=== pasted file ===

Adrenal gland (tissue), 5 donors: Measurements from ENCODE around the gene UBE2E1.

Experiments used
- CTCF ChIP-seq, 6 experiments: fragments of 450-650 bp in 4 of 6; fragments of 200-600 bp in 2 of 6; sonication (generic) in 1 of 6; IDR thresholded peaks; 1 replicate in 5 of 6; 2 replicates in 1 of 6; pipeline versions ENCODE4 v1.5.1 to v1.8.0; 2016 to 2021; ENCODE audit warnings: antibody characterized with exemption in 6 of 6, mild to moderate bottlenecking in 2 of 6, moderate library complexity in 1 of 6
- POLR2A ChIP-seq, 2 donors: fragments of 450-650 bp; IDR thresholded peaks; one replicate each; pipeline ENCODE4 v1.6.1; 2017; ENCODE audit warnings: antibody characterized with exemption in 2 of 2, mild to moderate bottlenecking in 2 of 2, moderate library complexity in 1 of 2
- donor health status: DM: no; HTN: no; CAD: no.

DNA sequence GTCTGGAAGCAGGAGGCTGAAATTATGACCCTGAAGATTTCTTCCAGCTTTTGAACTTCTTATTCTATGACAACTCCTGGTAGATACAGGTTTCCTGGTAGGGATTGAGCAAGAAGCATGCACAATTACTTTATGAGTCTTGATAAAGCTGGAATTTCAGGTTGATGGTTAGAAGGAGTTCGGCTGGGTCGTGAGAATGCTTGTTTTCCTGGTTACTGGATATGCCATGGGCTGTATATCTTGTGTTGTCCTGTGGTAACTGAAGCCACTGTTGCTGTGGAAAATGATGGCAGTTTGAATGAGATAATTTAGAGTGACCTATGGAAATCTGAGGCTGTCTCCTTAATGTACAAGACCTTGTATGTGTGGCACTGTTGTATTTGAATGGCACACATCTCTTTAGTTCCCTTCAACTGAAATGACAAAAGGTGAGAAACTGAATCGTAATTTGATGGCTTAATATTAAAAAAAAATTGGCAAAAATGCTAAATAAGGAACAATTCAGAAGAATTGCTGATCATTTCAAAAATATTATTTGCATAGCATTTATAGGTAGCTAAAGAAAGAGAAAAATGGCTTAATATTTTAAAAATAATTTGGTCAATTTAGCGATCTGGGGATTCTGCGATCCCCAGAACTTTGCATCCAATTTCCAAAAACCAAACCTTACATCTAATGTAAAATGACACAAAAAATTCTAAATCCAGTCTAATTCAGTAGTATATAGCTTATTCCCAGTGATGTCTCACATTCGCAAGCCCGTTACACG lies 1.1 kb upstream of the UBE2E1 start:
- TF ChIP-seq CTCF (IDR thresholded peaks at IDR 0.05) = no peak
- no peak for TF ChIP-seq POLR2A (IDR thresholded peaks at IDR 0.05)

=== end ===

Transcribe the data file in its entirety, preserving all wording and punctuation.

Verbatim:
Adrenal gland (tissue), 5 donors: Measurements from ENCODE around the gene UBE2E1.

Experiments used
- CTCF ChIP-seq, 6 experiments: fragments of 450-650 bp in 4 of 6; fragments of 200-600 bp in 2 of 6; sonication (generic) in 1 of 6; IDR thresholded peaks; 1 replicate in 5 of 6; 2 replicates in 1 of 6; pipeline versions ENCODE4 v1.5.1 to v1.8.0; 2016 to 2021; ENCODE audit warnings: antibody characterized with exemption in 6 of 6, mild to moderate bottlenecking in 2 of 6, moderate library complexity in 1 of 6
- POLR2A ChIP-seq, 2 donors: fragments of 450-650 bp; IDR thresholded peaks; one replicate each; pipeline ENCODE4 v1.6.1; 2017; ENCODE audit warnings: antibody characterized with exemption in 2 of 2, mild to moderate bottlenecking in 2 of 2, moderate library complexity in 1 of 2
- donor health status: DM: no; HTN: no; CAD: no.

DNA sequence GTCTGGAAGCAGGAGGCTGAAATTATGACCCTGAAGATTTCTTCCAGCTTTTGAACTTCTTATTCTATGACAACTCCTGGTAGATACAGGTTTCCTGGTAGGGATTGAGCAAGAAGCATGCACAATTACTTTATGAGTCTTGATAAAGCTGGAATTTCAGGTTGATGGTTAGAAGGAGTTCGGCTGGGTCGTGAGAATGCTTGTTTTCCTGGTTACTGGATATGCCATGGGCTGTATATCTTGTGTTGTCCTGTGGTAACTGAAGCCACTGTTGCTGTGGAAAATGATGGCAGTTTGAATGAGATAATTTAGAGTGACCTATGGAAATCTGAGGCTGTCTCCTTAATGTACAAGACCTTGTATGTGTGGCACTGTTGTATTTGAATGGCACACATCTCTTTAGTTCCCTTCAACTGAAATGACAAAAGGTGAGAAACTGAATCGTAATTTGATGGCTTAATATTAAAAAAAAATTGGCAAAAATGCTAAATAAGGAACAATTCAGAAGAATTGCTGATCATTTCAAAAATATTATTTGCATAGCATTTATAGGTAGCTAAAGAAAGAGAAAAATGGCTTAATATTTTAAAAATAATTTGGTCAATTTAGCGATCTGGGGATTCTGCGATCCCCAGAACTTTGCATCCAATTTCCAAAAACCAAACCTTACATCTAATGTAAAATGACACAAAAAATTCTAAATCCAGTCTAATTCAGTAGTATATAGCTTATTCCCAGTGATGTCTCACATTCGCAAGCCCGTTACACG lies 1.1 kb upstream of the UBE2E1 start:
- TF ChIP-seq CTCF (IDR thresholded peaks at IDR 0.05) = no peak
- no peak for TF ChIP-seq POLR2A (IDR thresholded peaks at IDR 0.05)